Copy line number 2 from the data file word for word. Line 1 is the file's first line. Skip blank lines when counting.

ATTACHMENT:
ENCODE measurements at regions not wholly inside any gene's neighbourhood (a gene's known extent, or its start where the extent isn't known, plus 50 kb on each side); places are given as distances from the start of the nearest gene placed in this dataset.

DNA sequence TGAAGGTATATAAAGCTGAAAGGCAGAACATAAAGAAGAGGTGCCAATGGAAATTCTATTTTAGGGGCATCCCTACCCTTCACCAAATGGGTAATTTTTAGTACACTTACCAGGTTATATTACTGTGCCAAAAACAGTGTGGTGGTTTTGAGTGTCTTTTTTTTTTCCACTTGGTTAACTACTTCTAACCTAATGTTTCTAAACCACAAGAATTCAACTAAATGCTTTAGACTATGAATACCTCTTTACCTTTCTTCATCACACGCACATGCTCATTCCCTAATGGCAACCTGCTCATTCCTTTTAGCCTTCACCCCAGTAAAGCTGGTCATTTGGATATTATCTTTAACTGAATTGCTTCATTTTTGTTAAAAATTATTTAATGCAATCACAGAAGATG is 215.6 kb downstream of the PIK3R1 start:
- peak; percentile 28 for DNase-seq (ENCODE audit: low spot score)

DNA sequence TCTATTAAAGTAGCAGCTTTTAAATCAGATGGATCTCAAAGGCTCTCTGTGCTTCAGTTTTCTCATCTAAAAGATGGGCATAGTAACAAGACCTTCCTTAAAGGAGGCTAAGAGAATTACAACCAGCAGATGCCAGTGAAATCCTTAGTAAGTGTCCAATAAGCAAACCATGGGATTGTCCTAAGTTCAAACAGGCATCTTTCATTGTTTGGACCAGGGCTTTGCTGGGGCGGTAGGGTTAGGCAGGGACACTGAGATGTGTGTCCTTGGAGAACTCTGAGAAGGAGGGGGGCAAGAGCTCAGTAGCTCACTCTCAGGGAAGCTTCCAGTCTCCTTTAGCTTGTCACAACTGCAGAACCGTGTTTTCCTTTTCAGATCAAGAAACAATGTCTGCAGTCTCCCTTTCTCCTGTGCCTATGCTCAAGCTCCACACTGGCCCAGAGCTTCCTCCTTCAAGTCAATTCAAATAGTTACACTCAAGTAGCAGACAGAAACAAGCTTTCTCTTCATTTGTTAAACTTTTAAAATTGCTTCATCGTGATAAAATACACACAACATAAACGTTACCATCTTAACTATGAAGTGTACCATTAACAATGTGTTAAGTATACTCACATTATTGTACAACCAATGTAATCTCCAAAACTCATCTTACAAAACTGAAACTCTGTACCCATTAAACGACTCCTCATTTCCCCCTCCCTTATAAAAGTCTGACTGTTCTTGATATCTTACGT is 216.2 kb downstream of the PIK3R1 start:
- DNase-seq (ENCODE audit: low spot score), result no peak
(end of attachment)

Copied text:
DNA sequence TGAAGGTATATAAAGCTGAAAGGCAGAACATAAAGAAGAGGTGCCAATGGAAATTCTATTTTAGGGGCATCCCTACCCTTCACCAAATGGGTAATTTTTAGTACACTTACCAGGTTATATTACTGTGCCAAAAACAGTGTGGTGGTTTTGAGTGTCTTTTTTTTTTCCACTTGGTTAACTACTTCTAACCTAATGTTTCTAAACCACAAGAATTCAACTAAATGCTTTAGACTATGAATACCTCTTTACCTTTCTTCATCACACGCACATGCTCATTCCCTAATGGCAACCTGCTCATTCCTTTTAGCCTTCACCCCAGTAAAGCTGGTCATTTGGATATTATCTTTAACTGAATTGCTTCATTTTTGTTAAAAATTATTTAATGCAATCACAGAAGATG is 215.6 kb downstream of the PIK3R1 start: